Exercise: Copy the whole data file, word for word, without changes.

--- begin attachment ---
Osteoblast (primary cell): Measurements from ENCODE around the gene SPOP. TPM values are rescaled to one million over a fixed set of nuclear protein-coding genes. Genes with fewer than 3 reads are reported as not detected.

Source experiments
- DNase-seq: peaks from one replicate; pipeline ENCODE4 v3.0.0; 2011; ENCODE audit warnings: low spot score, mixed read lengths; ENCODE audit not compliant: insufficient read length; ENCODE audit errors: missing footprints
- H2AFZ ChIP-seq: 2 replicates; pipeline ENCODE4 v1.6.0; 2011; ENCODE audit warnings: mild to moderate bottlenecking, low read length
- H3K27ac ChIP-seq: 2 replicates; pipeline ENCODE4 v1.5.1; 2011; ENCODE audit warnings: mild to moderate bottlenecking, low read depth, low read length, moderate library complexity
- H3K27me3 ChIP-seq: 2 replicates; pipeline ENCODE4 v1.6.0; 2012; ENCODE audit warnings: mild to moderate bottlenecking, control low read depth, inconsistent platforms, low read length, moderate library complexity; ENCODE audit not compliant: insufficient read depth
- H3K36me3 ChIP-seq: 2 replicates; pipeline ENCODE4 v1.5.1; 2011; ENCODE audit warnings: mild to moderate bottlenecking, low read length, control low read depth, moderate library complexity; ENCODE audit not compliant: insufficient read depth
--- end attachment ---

Osteoblast (primary cell): Measurements from ENCODE around the gene SPOP. TPM values are rescaled to one million over a fixed set of nuclear protein-coding genes. Genes with fewer than 3 reads are reported as not detected.

Source experiments
- DNase-seq: peaks from one replicate; pipeline ENCODE4 v3.0.0; 2011; ENCODE audit warnings: low spot score, mixed read lengths; ENCODE audit not compliant: insufficient read length; ENCODE audit errors: missing footprints
- H2AFZ ChIP-seq: 2 replicates; pipeline ENCODE4 v1.6.0; 2011; ENCODE audit warnings: mild to moderate bottlenecking, low read length
- H3K27ac ChIP-seq: 2 replicates; pipeline ENCODE4 v1.5.1; 2011; ENCODE audit warnings: mild to moderate bottlenecking, low read depth, low read length, moderate library complexity
- H3K27me3 ChIP-seq: 2 replicates; pipeline ENCODE4 v1.6.0; 2012; ENCODE audit warnings: mild to moderate bottlenecking, control low read depth, inconsistent platforms, low read length, moderate library complexity; ENCODE audit not compliant: insufficient read depth
- H3K36me3 ChIP-seq: 2 replicates; pipeline ENCODE4 v1.5.1; 2011; ENCODE audit warnings: mild to moderate bottlenecking, low read length, control low read depth, moderate library complexity; ENCODE audit not compliant: insufficient read depth